Relic

From Australian filmmaker Natalie Erika James (first feature film) comes a new kind of take on the age old haunted house film. You can revisit subjects or themes as long as you bring something new to the table.

A haunted house is a scary thing as it is not something which you can see or has a physical manifestation that you can stop. Perfect fodder for a horror film. Also a fruitful area for investigation. The possibilities are endless. Unfortunately the film world has often gone back to the same version over and over causing the public to weary of the horror sub genre.

Here James, as director and co-screenwriter, has recognized the potential of the haunted house and puts it into action.

After her mother, who has been showing signs of dementia taking over, has disappeared Kay (Emily Mortimer – Match Point, Transsiberian) and her daughter Sam (Bella Heathcote – In Time, Dark Shadows) travel to Edna’s (Robyn Nevin – The Matrix Revolutions, Gods of Egypt) town and house to try and find her.

While they are successful, the state they find her in makes their worry continue. She is acting strange. Kay believes it is just due to the encroaching dementia, so begins to look into facilities for Edna to move to. Sam is not so sure. She begins to see things which cannot be explained away as Edna losing her mind. Edna, of course, fights the idea of being put in a home wanting to remain in her secluded rural home that is crumbling around her.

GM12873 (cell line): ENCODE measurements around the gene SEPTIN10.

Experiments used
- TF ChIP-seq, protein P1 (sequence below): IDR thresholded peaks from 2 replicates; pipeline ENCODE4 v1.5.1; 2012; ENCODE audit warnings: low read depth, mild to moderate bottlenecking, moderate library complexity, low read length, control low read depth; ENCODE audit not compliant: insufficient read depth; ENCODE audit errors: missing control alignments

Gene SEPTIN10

As time goes on even Kay begins to realize that there is something more going on here. She and Sam begin to believe that it is the house itself which is making thing happen. Inexplicable things. Frightening things. It has advanced so much that it seems like the house might now be controling Edna.

Bringing a film to life which is not only dark, but feels it is a big ask. This combo has tripped up many a filmmaker. While this is most certainly not a fantastic film, director James shows that she knows how to bring an involved story to the big screen.

While most will identify this as a horror film (and in many ways it is using the typical tropes of the genre) what it truly is at its essence is an emotional tale of aging and the mind. How scary dementia is with its loss of control and memory. Scary in that there are no real treatments for it and no way to prevent it.

That being said what does hamper the film quite a bit is the slothlike pace for the most part. Many will lose interest before the good stuff starts. It takes too long to get to the really scary parts and some action. The last third of the film is really good. It is a tense watch. But it takes too long to get there.

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